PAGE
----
We visited Moscow in Summer and discovered a cosmopolitan vibrant European city that wasn’t over run with crowds like Paris and Rome. We’ve put together a list of the best things we experienced in Moscow with some time saving tips to help you make the most of your visit to this fascinating city. The culture, history and architecture in Moscow exceeded our expectations !
What we loved about Moscow.
Moscow is very walkable; all the major world class sights are located near each other. The iconic St Basil’s Cathedral, the Kremlin, Lenin’s Mausoleum and the Gum Department Store are all at Red Square.
The Summer festival was in full swing in July. Red Square and the pedestrianised shopping streets were lit up with colourful decorations, amazing lighting and themed seating areas. The city had a great vibe, with bands playing on many street corners at night.
The architecture highlights the history of Moscow; the old grand architecture contrasts with the newer communist style architecture.
What to see at Red Square
1 St Basil’s Cathedral
Visit the iconic cathedral built in 1552 on Red Square that is Russia’s best known church. The cathedral is connected by passageways; as it was originally built as nine small churches. In 1990, it became part of a UNESCO World Heritage site.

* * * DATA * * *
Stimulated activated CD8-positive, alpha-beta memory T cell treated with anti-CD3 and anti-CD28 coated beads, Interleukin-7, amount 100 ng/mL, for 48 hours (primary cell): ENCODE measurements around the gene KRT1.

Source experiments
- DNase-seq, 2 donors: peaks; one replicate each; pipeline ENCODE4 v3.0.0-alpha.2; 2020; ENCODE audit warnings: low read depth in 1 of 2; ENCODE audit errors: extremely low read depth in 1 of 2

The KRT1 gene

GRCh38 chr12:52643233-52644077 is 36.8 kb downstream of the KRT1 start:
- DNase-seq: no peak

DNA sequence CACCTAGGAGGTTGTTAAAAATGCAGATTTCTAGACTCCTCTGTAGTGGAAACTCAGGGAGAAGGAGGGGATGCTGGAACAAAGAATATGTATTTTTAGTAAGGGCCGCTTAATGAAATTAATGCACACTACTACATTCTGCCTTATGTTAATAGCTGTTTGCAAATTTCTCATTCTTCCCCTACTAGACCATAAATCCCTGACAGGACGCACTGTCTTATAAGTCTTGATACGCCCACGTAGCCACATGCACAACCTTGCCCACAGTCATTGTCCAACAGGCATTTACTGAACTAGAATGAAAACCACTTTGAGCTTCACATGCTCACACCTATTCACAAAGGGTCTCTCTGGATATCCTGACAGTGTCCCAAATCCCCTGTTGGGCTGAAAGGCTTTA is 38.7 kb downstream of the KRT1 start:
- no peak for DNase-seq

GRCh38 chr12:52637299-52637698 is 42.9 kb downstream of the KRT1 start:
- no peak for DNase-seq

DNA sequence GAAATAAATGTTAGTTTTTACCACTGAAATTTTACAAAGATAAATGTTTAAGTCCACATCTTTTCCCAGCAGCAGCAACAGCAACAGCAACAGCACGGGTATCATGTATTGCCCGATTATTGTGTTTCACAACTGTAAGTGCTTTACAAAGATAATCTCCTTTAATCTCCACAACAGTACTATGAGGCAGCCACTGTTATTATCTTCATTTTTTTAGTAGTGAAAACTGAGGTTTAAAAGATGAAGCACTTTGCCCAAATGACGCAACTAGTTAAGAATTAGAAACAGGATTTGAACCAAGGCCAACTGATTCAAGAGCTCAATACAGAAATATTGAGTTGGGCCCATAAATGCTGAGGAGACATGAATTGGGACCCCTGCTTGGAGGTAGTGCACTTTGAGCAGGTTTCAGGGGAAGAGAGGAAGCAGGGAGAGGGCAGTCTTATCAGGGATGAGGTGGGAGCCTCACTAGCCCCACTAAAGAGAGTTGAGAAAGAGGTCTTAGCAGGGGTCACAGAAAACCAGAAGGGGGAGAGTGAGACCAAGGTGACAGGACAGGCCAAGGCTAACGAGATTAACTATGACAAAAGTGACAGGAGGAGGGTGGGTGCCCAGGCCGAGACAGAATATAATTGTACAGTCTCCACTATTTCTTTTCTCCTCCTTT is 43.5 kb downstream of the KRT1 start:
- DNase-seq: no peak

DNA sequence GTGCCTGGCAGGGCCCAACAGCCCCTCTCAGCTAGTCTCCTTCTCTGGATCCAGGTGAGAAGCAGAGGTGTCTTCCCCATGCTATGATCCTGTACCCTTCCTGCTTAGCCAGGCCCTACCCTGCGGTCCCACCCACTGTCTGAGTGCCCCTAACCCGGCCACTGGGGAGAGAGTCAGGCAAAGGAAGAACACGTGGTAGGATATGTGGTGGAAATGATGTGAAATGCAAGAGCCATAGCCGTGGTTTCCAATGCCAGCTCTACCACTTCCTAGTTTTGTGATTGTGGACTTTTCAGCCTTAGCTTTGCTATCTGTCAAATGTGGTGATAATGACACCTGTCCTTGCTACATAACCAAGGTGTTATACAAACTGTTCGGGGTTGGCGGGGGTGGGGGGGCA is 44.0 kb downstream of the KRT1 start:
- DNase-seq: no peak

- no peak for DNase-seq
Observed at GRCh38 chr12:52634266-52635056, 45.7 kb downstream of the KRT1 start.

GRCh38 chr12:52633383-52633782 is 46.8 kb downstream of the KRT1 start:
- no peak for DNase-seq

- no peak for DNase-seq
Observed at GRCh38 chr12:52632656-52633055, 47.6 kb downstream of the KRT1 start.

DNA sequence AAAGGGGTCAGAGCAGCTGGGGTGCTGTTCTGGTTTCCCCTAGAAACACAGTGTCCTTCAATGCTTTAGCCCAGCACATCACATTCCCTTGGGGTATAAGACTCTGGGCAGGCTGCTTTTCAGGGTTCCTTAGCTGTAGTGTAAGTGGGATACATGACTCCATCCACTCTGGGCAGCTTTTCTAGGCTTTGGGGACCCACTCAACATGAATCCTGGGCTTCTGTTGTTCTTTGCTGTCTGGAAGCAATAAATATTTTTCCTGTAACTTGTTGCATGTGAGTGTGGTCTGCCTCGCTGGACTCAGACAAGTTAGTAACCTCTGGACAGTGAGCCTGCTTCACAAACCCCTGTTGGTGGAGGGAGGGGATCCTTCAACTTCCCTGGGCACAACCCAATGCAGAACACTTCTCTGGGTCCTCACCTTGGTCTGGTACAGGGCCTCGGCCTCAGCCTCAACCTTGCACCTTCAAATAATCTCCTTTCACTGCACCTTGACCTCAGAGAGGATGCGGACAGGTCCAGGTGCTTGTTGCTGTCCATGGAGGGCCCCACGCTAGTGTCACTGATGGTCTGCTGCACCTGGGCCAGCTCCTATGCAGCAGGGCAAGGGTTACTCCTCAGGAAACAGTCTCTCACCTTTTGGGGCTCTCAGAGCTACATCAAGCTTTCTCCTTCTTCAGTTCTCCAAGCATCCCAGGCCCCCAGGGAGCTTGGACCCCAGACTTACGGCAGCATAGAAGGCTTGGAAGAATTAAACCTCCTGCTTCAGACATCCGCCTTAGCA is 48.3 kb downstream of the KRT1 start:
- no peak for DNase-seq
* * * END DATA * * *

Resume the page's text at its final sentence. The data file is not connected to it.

Buy tickets at the ticket machines (usually faster) or ticket office to go inside the cathedral. Photography is allowed inside the cathedral, but be aware that there is no photography inside the Kremlin.
2 Lenin’s Mausoleum
Vladimir Lenin’s body has been on display in Red square for 93 years. It’s fascinating to view the “wax like” appearance of the revolutionary leader’s embalmed body. Be prepared to line up for an hour and pass through metal detectors before you walk down the dimly lit stairs into Lenin’s silent tomb. Visitors snake slowly past Lenin’s body, and no one can stop or take photos. Stalin’s grave was next to Lenin inside the tomb for many years before being moved outside to Red Square.